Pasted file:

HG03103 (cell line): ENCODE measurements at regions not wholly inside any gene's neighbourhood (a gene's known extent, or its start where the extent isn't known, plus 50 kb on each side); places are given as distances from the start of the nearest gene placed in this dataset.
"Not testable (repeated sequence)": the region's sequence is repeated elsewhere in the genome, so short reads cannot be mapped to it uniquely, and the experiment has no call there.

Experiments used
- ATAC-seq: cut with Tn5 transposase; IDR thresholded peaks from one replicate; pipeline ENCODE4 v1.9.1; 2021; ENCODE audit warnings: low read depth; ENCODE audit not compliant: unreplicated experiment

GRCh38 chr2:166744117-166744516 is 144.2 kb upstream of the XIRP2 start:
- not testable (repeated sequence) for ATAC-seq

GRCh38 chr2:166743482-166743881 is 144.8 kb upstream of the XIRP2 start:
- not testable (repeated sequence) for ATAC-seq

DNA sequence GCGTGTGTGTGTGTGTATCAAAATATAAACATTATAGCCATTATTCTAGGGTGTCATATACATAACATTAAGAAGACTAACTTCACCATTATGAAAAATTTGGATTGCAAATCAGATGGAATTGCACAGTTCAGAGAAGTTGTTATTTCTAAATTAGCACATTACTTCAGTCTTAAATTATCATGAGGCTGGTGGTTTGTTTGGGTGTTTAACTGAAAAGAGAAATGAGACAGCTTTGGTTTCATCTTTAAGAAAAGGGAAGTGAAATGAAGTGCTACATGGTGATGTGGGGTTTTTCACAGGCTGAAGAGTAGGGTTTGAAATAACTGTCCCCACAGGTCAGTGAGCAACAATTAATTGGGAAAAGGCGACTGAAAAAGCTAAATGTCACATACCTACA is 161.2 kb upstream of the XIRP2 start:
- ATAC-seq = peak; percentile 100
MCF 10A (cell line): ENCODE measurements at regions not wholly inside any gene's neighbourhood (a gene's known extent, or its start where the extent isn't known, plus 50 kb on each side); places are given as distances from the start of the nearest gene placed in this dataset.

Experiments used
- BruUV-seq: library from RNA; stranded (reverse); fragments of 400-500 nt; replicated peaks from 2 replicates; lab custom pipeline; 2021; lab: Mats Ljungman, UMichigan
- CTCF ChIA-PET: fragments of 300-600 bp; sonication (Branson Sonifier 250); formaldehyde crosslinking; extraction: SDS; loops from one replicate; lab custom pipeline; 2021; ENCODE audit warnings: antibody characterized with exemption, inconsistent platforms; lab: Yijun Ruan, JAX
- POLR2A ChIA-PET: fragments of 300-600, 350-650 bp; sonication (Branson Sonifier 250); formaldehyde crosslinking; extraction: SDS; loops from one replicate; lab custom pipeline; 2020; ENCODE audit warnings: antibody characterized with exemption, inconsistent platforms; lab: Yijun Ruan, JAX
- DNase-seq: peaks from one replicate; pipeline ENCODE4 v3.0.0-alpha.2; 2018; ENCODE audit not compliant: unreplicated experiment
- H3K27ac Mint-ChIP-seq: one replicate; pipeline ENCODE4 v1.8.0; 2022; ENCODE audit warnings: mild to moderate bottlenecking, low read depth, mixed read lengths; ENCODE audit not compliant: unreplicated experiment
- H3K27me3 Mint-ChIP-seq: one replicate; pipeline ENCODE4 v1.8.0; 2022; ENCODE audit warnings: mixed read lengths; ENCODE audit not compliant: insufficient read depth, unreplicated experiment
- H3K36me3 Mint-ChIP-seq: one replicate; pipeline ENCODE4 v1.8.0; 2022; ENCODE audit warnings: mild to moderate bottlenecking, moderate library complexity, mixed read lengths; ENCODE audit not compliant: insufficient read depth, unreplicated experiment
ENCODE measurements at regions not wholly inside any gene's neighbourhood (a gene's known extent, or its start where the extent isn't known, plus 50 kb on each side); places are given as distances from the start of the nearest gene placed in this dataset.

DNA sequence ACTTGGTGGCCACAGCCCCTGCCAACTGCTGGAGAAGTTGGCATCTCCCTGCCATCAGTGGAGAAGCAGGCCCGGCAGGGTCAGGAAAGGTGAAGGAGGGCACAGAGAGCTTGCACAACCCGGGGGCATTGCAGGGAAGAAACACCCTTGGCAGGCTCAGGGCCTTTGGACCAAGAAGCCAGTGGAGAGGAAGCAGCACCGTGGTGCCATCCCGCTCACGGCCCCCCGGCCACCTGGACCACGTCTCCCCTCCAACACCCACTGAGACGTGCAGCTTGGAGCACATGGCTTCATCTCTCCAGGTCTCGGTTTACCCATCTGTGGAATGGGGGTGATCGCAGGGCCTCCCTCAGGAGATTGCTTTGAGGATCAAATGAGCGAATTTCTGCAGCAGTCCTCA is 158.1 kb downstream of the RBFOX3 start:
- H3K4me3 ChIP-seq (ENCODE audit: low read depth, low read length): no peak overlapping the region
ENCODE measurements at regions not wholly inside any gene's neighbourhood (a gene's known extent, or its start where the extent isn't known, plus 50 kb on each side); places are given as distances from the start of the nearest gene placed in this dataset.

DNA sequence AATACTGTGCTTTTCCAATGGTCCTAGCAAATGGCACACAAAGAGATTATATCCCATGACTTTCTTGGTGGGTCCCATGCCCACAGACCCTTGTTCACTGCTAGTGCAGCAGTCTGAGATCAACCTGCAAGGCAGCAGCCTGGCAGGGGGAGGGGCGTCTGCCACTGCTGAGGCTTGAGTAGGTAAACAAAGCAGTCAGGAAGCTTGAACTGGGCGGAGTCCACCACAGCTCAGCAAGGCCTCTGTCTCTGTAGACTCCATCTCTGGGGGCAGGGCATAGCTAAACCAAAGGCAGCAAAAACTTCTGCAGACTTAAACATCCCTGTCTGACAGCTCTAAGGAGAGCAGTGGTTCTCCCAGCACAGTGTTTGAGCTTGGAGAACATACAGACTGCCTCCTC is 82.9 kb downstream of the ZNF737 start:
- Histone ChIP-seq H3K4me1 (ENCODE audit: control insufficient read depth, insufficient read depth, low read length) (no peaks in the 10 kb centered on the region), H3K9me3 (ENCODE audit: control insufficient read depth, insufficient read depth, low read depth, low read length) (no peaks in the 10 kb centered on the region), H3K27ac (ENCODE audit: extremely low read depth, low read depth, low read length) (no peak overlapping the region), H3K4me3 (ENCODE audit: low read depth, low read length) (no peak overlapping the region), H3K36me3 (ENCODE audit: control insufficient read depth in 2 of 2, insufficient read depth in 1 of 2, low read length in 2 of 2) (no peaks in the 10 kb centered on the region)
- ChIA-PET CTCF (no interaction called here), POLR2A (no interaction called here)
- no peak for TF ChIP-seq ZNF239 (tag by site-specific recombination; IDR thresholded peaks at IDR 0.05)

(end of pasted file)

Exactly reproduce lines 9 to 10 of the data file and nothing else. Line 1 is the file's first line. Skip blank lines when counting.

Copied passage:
DNA sequence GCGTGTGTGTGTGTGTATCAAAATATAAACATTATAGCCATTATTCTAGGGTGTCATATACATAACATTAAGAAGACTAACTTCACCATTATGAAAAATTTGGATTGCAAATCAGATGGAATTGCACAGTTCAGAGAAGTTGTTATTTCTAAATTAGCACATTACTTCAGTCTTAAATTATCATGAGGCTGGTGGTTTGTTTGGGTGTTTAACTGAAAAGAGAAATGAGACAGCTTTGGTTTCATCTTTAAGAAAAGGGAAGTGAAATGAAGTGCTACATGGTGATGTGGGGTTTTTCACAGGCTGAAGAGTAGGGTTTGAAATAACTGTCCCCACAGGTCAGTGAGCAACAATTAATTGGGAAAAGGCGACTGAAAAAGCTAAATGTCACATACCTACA is 161.2 kb upstream of the XIRP2 start:
- ATAC-seq = peak; percentile 100